By David Martin, President & CEO of VeinInnovations
Most adults over the age of 30 remember a childhood full of dirt. People who grew up with a lot of siblings or a few pets almost certainly remember dirt. And anyone who grew up on a farm definitely would. According to the “hygiene hypothesis” your parents did your immune system a favor if they let you get grimy as a kid.
The hygiene hypothesis is back in the spotlight this week with the publication of a preliminary study from Sweden concerning kids and allergies. The study of just over 1000 children found that in homes where dishes were hand washed, kids were slightly less likely to develop allergic asthma and hay fever and were significantly less likely to develop eczema.
The hygiene hypothesis is straightforward: exposure to germs and certain infections helps kids’ immune systems develop. For years now, researchers have wondered if our first-world commitment to extreme cleanliness (antibacterial soap and surface cleaners, hand sanitizer and the like) have changed the direction of our immune response. If we’re not exposed to a diverse group of bacteria and other microorganisms as kids, do our immune systems overreact later in life?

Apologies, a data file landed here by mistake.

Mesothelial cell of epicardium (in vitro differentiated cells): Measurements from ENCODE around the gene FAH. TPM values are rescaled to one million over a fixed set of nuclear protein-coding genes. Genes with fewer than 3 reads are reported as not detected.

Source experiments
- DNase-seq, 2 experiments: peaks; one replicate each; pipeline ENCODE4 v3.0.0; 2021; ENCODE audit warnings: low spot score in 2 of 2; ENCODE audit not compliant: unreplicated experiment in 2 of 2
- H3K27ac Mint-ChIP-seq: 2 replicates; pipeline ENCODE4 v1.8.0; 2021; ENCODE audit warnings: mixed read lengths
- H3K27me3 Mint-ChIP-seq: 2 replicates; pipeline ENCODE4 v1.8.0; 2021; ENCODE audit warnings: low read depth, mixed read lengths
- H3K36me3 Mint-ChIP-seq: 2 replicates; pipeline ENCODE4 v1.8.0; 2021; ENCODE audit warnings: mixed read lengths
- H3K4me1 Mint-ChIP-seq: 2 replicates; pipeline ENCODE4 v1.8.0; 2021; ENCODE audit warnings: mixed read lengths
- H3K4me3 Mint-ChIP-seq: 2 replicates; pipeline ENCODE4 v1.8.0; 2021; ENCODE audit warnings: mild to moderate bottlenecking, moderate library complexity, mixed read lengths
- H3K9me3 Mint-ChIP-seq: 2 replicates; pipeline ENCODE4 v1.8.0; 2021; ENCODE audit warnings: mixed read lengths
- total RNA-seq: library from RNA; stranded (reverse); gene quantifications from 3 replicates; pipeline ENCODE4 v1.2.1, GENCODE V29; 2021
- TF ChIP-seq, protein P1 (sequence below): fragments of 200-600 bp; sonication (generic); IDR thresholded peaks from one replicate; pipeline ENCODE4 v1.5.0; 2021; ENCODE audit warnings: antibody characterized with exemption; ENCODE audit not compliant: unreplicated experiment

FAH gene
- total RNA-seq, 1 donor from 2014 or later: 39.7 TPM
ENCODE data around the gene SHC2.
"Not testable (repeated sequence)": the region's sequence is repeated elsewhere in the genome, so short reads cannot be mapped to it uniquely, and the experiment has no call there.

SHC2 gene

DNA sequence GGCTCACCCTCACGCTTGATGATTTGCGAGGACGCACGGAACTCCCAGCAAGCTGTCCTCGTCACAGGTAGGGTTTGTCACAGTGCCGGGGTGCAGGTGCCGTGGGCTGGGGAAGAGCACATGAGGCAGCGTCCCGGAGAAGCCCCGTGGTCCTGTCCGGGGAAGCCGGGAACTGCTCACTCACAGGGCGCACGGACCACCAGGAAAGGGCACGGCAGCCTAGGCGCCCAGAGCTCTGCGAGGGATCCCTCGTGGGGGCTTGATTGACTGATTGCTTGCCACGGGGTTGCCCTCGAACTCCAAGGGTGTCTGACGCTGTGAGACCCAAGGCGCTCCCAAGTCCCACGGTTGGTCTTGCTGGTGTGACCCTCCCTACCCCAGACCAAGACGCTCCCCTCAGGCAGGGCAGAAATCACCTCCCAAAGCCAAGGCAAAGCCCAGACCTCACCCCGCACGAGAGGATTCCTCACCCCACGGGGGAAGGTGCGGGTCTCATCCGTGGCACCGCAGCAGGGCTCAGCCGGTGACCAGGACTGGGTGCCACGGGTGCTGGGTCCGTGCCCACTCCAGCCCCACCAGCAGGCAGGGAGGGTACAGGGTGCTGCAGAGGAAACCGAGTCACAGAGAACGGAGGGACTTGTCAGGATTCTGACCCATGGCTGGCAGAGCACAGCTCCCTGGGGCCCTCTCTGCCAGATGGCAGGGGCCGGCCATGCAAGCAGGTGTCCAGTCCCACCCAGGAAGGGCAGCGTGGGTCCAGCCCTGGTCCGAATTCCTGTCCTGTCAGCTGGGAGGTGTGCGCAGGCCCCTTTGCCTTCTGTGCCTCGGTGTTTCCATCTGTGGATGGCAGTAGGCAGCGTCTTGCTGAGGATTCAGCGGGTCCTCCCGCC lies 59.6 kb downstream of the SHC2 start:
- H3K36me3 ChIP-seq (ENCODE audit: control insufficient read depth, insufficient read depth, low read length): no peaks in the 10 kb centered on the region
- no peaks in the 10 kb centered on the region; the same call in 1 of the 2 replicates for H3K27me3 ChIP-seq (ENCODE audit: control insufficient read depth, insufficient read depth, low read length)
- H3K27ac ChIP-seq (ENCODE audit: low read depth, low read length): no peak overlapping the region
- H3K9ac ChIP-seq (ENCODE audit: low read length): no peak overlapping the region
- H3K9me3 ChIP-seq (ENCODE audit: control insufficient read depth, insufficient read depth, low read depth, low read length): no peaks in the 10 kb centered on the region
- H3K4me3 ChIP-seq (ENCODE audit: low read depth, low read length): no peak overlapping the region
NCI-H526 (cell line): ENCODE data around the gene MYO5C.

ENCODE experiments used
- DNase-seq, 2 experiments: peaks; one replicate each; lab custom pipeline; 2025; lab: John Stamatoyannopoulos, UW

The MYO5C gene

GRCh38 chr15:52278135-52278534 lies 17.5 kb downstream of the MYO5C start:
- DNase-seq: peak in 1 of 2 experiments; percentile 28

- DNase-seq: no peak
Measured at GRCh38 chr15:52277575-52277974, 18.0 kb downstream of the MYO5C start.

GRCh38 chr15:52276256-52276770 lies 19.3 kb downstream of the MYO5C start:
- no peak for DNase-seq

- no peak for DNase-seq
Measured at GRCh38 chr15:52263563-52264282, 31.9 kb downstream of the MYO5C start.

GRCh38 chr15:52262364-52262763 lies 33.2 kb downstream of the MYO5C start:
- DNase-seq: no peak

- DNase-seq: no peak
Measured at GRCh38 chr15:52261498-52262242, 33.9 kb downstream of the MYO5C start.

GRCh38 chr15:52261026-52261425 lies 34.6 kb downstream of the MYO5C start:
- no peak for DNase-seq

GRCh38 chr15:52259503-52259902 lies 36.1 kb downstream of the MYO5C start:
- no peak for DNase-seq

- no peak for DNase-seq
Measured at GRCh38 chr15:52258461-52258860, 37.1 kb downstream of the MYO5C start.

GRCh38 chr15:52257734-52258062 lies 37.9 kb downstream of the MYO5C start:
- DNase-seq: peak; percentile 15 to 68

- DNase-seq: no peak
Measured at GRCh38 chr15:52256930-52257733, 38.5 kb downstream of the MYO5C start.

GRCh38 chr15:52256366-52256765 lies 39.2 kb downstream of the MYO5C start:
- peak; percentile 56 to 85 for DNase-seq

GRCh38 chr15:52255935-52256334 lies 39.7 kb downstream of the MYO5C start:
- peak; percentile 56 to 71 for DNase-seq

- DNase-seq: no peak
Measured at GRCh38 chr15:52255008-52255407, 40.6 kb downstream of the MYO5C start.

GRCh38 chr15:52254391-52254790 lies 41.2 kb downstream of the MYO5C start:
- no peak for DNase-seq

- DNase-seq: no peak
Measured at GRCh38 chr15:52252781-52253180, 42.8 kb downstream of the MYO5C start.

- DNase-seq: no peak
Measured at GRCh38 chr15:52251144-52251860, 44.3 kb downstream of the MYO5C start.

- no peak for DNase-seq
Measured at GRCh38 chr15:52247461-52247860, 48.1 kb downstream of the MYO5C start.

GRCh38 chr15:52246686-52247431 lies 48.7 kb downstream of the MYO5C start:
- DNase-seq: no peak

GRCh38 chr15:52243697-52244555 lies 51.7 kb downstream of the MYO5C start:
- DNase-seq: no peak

The answer is: maybe. The dishwashing study is only observational and can’t confirm causality. Some studies have shown that children who grow up on farms are less likely to have asthma. A 2013 study found that the prevalence of asthma “…had begun to decline in some western countries, but there is little evidence that they have become less clean; Latin American countries with high infection rates have high asthma prevalence and the hygiene hypothesis relates to early-life exposures, but exposures throughout life may be important.”
The hygiene hypothesis is compelling and will hopefully be more fully researched in the years to come. In the meantime, what you do with the conflicting information is up to you. Parents (new and seasoned) with young kids can at least take heart: your home does not always need to be clean. Dog slobber on a few of the toys? Not a problem. The times you’ve “cleaned” a pacifier by popping it in your own mouth for a second? You may have lowered your child’s risk of developing asthma. Toddlers ate a handful of dirt? They’re just helping their immune system practice.
Now, this isn’t to say that all germs, bacteria, and viruses are gentle. Humanity has been at war with disease (and mostly lost) since the beginning. Some microbes are killers, so don’t romanticize our dirt-filled past too much. (And absolutely do not attend a measles party. There’s a perfect example of a challenge to immunity we could do without!)
While you may not want your child to kick up as much dust as Pigpen did in Peanuts, a little dirt won’t do any harm. And it may be good for them! You can tell them so while they hand wash the dishes after dinner.
Want to learn more about the hygiene hypothesis? Check out this 2011 Scientific American podcast with host Steve Mirsky and Johns Hopkins School of Medicine researcher Kathleen Barnes. Or read my first article about the hygiene hypothesis, Good and Dirty.